I accepted I buy too many figures years ago and have never been happier, I’m not cured of it but I have a great figure collection 😉

      anyway back to point of the article, which is; I believe is Neil is being hyper critical when he uses his boardgamer side of the brain (or personality 1) then he is when he looks at the game from a Wargamers perspective (personality 2)

      and if Mantic want to hit the Boardgamers market then these are things they need to think about in any future releases, but if you compare Dreadball to the earlier box sets they produced you can see they have massive leaps and bounds in quality so maybe they will get there

      just my 2p’s worth back to painting

      • Rich

        The ‘too many pieces for boardgamers’ comment was not meant as a joke at all…

        To compare this to Memoir ’44 is unfair, as Memoir is 6 years old – try looking at anything that Fantasy Flight Games has produced in the last 2 or 3 years.

        Interestingly, you compare this to ‘Super Dungeon Explore’ – who is the main publisher of Super Dungeon Explore? Cool Mini or Not & Soda Pop Miniatures – Miniatures companies first and foremost.

        I agree with Mike that this product is leaps and bounds ahead of what Mantic have produced for the boardgames market in the past, but if you think Wargamers can be hard to please, spending any amount of time around the comments on boardgamegeek will show you that Boardgamers can be a much more critical bunch – simply because they deal with many more components in games than the average wargamer.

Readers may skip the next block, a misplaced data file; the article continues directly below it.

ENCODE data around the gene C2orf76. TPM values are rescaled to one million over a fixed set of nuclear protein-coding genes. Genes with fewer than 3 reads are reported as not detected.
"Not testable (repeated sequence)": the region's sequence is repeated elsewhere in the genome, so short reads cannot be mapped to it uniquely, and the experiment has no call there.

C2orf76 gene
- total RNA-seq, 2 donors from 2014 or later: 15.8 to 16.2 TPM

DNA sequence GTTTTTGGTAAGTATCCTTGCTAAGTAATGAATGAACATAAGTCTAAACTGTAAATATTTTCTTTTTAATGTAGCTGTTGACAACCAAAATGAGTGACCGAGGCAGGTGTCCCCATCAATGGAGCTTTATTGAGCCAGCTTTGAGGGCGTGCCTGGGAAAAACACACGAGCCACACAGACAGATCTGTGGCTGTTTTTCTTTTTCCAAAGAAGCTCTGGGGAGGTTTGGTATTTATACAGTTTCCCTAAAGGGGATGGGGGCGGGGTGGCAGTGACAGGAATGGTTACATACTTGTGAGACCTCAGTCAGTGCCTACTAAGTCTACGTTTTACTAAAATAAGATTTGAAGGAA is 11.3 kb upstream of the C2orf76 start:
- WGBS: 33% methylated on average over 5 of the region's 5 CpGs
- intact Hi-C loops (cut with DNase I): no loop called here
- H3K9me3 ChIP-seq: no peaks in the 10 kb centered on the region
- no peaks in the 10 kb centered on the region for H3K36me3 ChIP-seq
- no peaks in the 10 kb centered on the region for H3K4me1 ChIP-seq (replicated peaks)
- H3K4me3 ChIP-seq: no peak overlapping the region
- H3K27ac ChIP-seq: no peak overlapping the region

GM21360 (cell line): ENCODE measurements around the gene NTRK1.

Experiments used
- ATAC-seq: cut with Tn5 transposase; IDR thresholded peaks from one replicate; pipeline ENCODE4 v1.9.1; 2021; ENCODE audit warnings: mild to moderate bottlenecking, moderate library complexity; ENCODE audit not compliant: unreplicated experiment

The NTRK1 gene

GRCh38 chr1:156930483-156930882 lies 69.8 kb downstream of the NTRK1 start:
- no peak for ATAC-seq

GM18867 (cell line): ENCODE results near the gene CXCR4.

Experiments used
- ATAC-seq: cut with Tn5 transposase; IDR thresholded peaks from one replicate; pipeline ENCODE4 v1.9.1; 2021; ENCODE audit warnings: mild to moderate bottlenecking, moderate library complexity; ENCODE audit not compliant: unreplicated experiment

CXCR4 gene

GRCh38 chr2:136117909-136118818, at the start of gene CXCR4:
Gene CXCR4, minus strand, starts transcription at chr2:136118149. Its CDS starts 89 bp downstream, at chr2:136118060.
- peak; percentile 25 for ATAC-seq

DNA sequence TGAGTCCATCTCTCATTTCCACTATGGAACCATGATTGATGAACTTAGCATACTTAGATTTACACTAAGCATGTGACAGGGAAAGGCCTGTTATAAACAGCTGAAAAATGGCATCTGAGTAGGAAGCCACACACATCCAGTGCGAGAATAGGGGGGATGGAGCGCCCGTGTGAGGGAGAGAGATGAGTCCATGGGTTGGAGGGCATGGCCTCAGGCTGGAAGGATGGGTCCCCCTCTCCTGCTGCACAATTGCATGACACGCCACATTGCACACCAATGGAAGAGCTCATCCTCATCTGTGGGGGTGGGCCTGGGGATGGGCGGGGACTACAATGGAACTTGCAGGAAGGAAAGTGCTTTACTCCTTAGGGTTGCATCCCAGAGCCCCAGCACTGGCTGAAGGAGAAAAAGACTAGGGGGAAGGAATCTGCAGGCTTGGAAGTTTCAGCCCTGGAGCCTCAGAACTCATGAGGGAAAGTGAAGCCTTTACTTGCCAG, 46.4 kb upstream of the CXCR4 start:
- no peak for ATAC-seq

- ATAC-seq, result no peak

Negative comments about things like box-size, dice, counter & card quality and assembly of miniatures do abound.

        As a Wargamer, I am perfectly happy with this the quality of what you get in this game. I think this will appeal to certain parts of the boardgames market, with the reservations that I raised in the initial article.

        It doesn’t, of course, make any comment on the game itself – without doubt in my mind this is one of the best games produced not just this year, but in the past two or three.

  2. I still think its harsh – boardgamers should grow up then 🙂

  3. Boardgamegeek can be nasty – but I also really value their game rating system. If I see a game rated 7 or better, it’s probably going to be a winner. Anything less, and the criticism has to be taken into account. It’s good that way.

    As far as Dreadball goes, I don’t like flimsy counters either. That would bug me. I don’t intend to pick up Dreadball, but it does overall look to be a great game.

  4. Okay, as a reformed minis gamer who loved a well painted army, but who disliked the painting and who has since found a home with BattleGround by YMG, I would not buy this game if any modeling beyond cutting them from the sprues were required. Modeling is a different hobby then playing the game. I realize that this may be a minority opinion, especially on this site, but as a board gamer first I thought I’d throw in my opinion.

    BTW I do love the fotos of the excellently painted figures and impressive modelling work!